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Security for Wireless Networks

Wireless Security and CERT C

A set of programming standards is designed to prevent the kinds of errors that can result in security breaches. When combined with automatic tools that can test code for compliance, firmware in wireless networked devices can be made more secure.

CHRIS TAPP AND PAUL HUMPHREYS, LDRA

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The widespread adoption of wireless technology in embedded systems, such as wireless DSL routers, printers, streaming audio devices, PDAs and smart phones, over the past decade has led to a significant increase in the numbers and types of wireless systems that are in use. These include Bluetooth, Wi-Fi, ZigBee, Wireless USB, 3G and other telecoms.

These technologies allow for the easy connection of mobile platforms to peripherals, local networks and the Internet. However, since these connections are over-the-air, they can be intercepted and altered by third parties making them a potential source of security breaches.

Wireless security is therefore a major concern, and there are two main aspects that need to be considered when implementing wireless systems. First, the network needs to be secure. Since network security is a “standard” infrastructure issue, it will not be considered further here. However, let’s focus on the second concern—the security of the firmware within the wireless devices. The security of such firmware can be enhanced by applying the guidelines contained within the “CERT C Secure Coding Standard.”

During 2008 there was a great deal of positive talk about the emergence of a new breed of programming guidelines from the U.S. federally funded organization, CERT. Languages such as C, C++ and Java are being tackled, with the goal of producing safe, secure and reliable systems. Currently, though, it is CERT C that has made a splash. In October 2008, version 1.0 of the standard made its debut at the Software Development Best Practices exhibition in Boston. Both C++ and Java secure coding standards are works in progress at present, so for this discussion we focus entirely on the CERT C Secure Coding Standard.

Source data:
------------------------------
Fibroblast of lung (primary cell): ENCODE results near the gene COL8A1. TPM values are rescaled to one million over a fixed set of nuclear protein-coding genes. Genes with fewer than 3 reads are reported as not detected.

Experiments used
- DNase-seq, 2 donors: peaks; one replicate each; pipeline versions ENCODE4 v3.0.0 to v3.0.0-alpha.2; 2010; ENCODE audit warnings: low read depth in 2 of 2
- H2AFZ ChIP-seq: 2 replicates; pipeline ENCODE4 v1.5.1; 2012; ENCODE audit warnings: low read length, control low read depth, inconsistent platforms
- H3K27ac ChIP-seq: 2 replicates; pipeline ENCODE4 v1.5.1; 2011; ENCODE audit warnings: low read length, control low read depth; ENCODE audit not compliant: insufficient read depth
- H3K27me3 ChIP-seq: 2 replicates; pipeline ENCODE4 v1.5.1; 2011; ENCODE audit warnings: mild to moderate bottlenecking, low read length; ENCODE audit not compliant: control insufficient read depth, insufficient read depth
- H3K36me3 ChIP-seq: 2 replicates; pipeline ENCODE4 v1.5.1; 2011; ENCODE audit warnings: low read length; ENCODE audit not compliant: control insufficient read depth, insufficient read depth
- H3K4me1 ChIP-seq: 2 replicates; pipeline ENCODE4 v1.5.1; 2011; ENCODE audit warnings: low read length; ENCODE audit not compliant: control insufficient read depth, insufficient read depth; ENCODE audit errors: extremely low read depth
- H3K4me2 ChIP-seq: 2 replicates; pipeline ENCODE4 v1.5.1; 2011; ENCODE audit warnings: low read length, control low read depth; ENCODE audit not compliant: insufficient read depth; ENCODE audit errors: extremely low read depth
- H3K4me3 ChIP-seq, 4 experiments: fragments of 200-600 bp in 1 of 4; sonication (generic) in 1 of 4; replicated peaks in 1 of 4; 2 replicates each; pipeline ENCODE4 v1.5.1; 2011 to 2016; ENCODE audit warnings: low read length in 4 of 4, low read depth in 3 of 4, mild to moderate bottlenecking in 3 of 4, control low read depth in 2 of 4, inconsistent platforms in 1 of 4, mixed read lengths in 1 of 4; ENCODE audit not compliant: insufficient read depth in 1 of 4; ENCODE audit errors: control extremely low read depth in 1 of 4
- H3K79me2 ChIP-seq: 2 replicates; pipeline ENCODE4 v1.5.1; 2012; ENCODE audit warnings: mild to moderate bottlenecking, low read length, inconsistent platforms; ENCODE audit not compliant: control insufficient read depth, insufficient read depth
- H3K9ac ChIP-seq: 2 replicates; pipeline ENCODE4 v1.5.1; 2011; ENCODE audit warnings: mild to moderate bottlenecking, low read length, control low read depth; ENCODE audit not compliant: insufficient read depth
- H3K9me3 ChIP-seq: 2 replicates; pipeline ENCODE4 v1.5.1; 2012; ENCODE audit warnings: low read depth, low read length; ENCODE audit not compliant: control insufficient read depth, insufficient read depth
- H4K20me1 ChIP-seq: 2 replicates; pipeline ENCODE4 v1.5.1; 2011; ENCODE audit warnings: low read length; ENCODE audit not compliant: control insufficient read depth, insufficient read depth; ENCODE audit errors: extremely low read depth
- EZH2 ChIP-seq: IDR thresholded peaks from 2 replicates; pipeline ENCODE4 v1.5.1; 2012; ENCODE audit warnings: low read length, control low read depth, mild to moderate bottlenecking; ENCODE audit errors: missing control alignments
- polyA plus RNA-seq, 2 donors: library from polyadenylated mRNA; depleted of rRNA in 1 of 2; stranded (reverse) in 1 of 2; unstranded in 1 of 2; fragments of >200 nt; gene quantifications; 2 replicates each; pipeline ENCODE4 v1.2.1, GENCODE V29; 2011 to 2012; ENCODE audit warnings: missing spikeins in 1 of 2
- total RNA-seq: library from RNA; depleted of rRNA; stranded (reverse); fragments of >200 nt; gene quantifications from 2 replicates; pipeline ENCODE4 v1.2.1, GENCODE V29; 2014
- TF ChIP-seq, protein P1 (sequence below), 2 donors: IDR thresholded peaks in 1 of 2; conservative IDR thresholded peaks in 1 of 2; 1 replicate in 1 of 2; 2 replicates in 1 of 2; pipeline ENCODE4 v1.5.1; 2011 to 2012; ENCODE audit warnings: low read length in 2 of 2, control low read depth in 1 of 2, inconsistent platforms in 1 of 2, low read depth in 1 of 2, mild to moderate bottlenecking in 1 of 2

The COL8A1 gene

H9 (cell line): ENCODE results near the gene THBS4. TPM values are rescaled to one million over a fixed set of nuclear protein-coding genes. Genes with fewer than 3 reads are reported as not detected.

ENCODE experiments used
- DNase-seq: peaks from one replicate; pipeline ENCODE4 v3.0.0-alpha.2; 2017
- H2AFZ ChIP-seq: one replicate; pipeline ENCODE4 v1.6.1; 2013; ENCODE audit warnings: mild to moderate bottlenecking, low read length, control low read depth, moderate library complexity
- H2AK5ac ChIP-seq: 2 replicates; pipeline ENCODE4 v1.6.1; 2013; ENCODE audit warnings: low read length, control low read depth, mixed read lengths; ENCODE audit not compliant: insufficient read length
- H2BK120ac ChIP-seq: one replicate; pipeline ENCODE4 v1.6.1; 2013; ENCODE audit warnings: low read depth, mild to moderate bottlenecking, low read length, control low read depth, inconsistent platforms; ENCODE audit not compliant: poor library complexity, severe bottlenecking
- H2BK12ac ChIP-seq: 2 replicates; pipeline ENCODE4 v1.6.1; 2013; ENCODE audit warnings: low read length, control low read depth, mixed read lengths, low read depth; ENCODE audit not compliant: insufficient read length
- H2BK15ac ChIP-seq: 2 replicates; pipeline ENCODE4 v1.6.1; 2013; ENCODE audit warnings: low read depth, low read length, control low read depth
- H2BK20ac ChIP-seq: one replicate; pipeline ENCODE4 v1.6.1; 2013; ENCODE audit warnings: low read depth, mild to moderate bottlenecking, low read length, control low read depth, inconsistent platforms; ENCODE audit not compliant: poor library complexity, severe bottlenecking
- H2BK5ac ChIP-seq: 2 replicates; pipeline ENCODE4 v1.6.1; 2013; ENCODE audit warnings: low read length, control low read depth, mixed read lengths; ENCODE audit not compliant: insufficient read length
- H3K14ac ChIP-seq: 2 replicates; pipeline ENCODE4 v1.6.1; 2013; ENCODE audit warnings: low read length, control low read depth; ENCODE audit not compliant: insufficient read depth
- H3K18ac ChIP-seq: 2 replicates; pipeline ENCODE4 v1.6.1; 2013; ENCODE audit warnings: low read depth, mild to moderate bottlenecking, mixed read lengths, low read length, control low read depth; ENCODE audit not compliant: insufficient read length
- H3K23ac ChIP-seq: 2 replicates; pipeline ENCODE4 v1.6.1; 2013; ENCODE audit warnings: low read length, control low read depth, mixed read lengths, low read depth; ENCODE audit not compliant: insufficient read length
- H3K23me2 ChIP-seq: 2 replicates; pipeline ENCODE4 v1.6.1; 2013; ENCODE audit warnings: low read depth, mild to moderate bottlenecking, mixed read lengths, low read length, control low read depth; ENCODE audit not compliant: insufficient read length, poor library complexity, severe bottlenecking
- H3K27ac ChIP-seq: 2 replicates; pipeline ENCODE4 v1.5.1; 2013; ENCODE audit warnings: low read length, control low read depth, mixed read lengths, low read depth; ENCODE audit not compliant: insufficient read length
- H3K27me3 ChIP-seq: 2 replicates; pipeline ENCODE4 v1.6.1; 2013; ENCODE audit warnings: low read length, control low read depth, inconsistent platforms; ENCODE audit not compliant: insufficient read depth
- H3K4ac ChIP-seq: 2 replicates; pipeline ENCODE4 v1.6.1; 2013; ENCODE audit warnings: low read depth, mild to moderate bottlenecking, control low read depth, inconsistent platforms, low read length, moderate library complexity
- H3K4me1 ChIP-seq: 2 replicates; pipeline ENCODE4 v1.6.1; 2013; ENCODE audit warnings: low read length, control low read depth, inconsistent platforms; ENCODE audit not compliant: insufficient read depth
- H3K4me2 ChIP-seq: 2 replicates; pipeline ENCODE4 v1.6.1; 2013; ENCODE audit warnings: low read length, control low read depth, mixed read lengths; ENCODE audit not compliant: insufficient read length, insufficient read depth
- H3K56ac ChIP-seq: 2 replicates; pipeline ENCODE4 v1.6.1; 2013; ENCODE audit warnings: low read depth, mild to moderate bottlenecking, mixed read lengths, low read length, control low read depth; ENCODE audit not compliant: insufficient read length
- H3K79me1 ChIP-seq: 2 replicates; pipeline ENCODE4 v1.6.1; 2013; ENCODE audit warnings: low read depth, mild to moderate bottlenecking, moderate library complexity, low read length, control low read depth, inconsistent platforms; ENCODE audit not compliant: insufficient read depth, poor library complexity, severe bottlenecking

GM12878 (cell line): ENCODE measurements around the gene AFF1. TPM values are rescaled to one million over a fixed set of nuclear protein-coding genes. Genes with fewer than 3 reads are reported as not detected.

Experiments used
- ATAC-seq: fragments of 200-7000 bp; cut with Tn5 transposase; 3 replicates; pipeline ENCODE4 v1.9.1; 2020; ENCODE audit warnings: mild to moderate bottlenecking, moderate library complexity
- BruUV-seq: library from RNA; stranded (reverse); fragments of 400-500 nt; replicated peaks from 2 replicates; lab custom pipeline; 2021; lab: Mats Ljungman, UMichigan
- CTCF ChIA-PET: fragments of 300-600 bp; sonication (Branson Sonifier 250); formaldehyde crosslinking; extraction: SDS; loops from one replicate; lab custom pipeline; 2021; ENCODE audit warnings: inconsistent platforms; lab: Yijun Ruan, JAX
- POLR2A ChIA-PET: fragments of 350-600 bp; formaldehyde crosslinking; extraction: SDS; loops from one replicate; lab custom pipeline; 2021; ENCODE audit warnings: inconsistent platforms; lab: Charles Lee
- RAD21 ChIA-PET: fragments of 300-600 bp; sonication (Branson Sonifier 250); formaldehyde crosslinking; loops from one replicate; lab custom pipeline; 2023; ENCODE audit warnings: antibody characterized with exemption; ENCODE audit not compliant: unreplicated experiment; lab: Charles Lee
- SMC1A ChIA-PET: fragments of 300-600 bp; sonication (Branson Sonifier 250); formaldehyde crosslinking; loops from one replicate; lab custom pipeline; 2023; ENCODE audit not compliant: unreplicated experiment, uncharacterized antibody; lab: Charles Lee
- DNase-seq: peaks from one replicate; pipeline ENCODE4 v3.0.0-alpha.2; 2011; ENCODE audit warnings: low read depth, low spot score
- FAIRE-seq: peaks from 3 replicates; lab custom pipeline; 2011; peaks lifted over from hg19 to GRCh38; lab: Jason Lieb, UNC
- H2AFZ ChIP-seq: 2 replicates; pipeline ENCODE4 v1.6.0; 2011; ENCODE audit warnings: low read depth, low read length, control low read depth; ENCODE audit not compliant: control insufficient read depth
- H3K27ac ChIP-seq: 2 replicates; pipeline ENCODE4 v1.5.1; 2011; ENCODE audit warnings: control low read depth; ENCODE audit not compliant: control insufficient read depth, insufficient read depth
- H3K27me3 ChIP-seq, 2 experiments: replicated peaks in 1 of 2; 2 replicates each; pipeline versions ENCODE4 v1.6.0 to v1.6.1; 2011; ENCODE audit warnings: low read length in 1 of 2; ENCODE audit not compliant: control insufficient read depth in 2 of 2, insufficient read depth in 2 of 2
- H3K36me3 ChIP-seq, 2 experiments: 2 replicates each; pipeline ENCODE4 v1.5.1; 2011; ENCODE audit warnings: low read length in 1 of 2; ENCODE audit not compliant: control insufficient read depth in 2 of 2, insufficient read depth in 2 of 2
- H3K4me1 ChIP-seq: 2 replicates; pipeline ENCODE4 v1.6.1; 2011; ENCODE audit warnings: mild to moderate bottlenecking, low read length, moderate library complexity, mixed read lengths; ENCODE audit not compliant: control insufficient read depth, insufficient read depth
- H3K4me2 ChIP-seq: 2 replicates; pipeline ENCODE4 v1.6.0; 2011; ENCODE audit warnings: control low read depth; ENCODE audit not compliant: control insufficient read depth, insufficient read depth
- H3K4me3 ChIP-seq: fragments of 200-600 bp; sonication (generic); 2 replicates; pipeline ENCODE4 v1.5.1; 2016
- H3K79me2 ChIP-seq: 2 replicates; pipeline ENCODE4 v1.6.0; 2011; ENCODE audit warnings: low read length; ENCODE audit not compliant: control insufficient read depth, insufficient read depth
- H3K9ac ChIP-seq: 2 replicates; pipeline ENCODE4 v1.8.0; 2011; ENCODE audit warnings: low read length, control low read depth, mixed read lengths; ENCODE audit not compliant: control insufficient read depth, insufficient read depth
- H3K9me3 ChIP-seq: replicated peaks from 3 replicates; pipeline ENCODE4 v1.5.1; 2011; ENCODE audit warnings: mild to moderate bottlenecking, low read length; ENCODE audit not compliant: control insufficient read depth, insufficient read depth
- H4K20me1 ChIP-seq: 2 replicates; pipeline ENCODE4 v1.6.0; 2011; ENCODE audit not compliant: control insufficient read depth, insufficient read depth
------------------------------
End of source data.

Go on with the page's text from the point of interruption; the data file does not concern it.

What Is CERT C?

CERT was created by Defense Advanced Resource Projects Agency (DARPA) in November 1988 to deal with Internet security problems after the Morris Worm struck. Its coordination center (CERT/CC) is located at Carnegie Mellon University’s Software Engineering Institute (SEI).

Although intended purely as an academic exercise to gauge the size of the Internet, the effect of the Morris Worm had repercussions throughout the worldwide Internet community and infected thousands of machines. Many organizations with systems attached to the Internet suffered damaging denial of service attacks.

Consequently, software vulnerabilities came under the microscope of various bodies, including the U.S. government. The SEI CERT/CC was primarily established to deal with Internet security problems in response to the poor perception of its security and reliability attributes. Over a period of 12-15 years, the CERT/CC studied cases of software vulnerabilities and compiled a database of them. The Secure Coding Initiative, launched in 2005, used this database to help develop secure coding practices in C.

The CERT C Secure Coding Standard provides guidelines for secure coding in the C programming language. Following these guidelines eliminates insecure coding practices and undefined behaviors that can lead to exploitable software vulnerabilities. Developing code in compliance with the CERT C Secure Coding Standard leads to higher quality systems that are robust and more resistant to attack.